August 11, 2012

Acting + Character Longevity

Today, I was just doing a random search on YouTube - -as one does on a lazy Saturday -- and came across a video that showed "morphing" sequences from the Mighty Morphin Power Rangers series that was popular back when I was in middle school.  (It wasn't the video above -- but this is still enough to give you the idea.)  Oddly enough, there was one particular comment on that video that had given me some pause for reflection as a performer.

The comment had referred to the actor Jason David Frank, who had portrayed the character Tommy on the Power Rangers series through several incarnations.  The comment had essentially posed the following question:  how is it possible for an actor to do the same gig for so long?

And here is my answer/musing about it.  To be honest, that is something that a lot of actors dream about -- if for no other reason than it provides them with a steady paycheck, hehe.  But all joking aside, I, as an amateur actress, have grown quite fond of some of the characters I have played, and wish that I could still be playing them.  As an actor, one often gets fond of being "in a character's skin", so to speak ... especially once one has spent so much time trying to get into a character's skin.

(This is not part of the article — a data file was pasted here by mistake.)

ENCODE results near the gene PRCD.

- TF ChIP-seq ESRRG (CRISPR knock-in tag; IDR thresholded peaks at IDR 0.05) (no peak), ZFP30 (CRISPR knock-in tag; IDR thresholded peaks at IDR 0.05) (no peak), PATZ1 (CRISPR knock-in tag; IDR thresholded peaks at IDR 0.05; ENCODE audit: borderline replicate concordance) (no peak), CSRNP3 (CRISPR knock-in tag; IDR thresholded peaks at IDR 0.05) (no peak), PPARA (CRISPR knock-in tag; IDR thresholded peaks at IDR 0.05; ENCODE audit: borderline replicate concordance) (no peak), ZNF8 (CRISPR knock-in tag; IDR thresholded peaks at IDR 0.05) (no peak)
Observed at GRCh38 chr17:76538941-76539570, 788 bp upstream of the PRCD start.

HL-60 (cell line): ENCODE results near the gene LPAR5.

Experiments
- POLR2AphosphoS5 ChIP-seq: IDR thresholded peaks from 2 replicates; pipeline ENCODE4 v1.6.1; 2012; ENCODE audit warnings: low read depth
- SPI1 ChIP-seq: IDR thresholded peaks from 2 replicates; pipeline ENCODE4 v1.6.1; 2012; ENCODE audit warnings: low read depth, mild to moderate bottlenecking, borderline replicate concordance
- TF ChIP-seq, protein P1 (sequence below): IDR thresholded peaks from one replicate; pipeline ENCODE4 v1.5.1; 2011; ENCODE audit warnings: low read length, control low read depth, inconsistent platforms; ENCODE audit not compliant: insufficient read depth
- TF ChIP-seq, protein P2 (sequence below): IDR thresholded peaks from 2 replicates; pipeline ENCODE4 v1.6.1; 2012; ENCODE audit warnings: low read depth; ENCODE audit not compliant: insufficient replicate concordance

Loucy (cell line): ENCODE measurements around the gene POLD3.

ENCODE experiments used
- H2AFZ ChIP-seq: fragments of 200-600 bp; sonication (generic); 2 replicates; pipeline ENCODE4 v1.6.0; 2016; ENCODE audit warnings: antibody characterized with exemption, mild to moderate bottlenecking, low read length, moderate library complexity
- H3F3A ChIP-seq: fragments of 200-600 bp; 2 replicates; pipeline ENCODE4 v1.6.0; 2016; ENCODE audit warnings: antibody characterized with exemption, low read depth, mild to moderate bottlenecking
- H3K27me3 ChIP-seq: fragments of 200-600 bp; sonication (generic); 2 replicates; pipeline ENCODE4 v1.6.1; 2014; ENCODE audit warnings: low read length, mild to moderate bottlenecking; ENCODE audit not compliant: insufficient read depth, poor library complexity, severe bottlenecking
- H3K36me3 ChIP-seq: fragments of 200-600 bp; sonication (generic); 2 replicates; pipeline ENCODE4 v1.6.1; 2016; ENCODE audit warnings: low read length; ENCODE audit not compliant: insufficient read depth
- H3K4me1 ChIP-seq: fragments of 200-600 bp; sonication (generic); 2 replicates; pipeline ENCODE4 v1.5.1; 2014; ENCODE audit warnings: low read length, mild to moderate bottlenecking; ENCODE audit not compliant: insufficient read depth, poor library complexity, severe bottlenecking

Although I must admit that character longevity seems to happen more often on stage than it does in movies or on TV -- and it's something that stage actors covet.  Take, for example, the Russian actor Yul Brynner.  He played the role of The King of Siam in The King and I more than 4,500 times on stage.  (Can you imagine that?)  This does not include playing the role in the movie version in 1956 (seen below).  He became so immersed in/attached to this role that, after shaving his head in order to take the role, he adopted the look as his own, and kept the shaven head for the rest of his life.

One might also consider Michael Crawford, who originated the role of The Phantom on stage in The Phantom of the Opera.  He performed the role on stage nearly 2,000 times.  (And this role surely involved quite a bit of time sitting in the makeup chair, in order to add the facial deformities!)  According to Michael's Wikipedia article, he admits to having somewhat of an emotional attachment to the role, and being broken up at finally leaving it.

But what do my fellow actors out there think?  Would you want to stick with a gig for that long?  Have you ever been so fond of a role that you weren't ready to give it up at closing?

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